Translations by Pat Hoffie
Exhibition essay for Translations at The Hold Artspace, 2014.
Bits and pieces of this and that held together by a memory, a wish and a prayer: that’s one way of describing what Bridie Gillman creates. But that kind of description overlooks the stringent selectiveness and a rigorous refusal to overly-authorise the work.
As a result they look oddly familiar and at the same time reassuringly strange – pieces of detritus that recall travels and states of being in spaces that exist between lived experience in Indonesia and Australia. There is a deliberate whimsy to these works – operating somewhere between sculpture, painting and installation, they seem poised on the point of the next reconfiguration. Like scraps of memory, how you deal with them, how you interpret them, how they catch hold of the edges of your own understandings of them all depends on how they sit in relation to each other and to your own presence within the gallery. In that sense they invite the viewer into a kind of ersatz performative site – a staging where the viewer is invited to wander and ponder and complete the artwork.
For these works are also deliberately sparse. The artist’s growing-up-time between the countries of Indonesia and Australia has made her wary of taking a fixed point of view. She avoids the possibility of slipping into data and dicta – of any didactic intention. And in order to prevent a collapse into any easily identifiable categories such as ‘hybrid’ or ‘cross-cultural’ she adopts an approach that is as self-critical as it is aware of contemporary post-colonial approaches to theory.
And although these works are born and constructed from a perambulatory imperative, they are just as reliant on the fixed statelessness of the white-cube gallery context for their expressive strength. Trained as a painter, Gillman recalls how her earliest experimentation with this medium as a child in Indonesia was already born from a will towards working outside the rules – working towards experimentation. And in the final years of her undergraduate candidature at Queensland College of Art her paintings began to incorporate random small objects, or to release the canvas from its structural support, or to paint on found objects and even to incorporate furniture items. Later on, for the series she produced for her Honours year, she moved further and further away from the process of ‘authoring’ her paintings by the hand-applied gesture. These works are part of that series – works that draw attention to the sheer saturation of colour, or to the opulence of a distressed surface, or to the puzzling nature of materiality through the incorporation of ‘stuff’ like the Indonesian votive material referred to as menyan. In other works she makes sly references to the materiality and processes of visual representation through incorporating items like a canvas from one of her mother’s first “how to paint” classes, or small, almost naively formed and painted clay items of household objects and fruit.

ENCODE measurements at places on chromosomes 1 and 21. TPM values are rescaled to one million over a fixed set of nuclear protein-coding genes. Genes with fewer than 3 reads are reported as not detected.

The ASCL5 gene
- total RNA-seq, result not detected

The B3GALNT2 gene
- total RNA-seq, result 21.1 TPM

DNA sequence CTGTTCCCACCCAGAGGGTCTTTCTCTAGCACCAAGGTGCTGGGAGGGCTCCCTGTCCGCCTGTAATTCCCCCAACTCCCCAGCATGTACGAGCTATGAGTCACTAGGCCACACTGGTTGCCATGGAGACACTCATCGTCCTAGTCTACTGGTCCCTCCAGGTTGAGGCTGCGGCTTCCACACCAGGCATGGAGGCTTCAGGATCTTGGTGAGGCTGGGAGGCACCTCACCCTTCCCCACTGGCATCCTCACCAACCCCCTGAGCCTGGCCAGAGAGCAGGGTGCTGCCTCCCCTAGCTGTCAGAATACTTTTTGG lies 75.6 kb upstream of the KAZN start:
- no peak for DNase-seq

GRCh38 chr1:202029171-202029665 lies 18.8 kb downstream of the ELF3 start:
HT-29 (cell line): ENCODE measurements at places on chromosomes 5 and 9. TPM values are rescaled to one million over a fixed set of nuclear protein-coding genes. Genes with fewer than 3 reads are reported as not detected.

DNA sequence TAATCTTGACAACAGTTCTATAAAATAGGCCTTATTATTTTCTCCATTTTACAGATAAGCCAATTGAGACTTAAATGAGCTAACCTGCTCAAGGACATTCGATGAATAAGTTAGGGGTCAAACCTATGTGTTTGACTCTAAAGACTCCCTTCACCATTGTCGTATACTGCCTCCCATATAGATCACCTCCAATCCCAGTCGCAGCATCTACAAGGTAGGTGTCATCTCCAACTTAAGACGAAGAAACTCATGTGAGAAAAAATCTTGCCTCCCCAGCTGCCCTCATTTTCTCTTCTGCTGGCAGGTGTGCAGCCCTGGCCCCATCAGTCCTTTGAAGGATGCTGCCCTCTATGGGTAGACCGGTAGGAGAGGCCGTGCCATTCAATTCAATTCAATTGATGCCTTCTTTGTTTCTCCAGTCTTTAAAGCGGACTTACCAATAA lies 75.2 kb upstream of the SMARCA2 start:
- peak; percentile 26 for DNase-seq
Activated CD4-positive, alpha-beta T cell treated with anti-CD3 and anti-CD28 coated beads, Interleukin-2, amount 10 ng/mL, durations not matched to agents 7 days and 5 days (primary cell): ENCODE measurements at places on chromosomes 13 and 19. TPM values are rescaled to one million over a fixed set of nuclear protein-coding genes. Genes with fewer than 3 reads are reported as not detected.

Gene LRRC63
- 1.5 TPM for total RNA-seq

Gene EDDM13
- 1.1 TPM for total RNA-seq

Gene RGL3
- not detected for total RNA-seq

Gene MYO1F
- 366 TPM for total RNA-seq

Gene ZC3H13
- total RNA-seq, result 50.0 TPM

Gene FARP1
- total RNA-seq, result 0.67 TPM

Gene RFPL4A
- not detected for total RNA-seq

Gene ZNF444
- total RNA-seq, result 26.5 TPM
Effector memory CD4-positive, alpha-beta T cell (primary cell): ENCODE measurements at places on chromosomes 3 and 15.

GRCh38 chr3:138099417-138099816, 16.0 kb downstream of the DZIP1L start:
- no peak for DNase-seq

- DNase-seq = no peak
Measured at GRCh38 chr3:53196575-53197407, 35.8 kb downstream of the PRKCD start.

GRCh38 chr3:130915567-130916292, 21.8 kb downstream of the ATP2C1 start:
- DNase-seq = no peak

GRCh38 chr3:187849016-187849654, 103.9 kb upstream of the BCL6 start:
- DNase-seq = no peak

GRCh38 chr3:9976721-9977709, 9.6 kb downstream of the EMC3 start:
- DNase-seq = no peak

Like the artist herself, these works are quietly compelling – they have a fragile and contingent beauty that reflects the qualities of the other objects in the room around them and that also refracts the beauty of ‘elsewhere’. As viewers we are aware that although so many of the references employed are personal (including images of childhood photographs as well as those taken during more recent trips to Indonesia) the artist has a way of reconstructing these items of memorabilia in ways that can trigger our own responses to the experience of what ethnographer Benedict Anderson has referred to as “the spectre of comparisons”, or that way of daily living that recalls the processes of being simultaneously in two places at once. The capacity of this artwork to invite us into spaces of reminiscence and meandering and pondering is in part what contributes to their poetic quality. It is what builds their purpose as delicate frameworks for our own imaginings.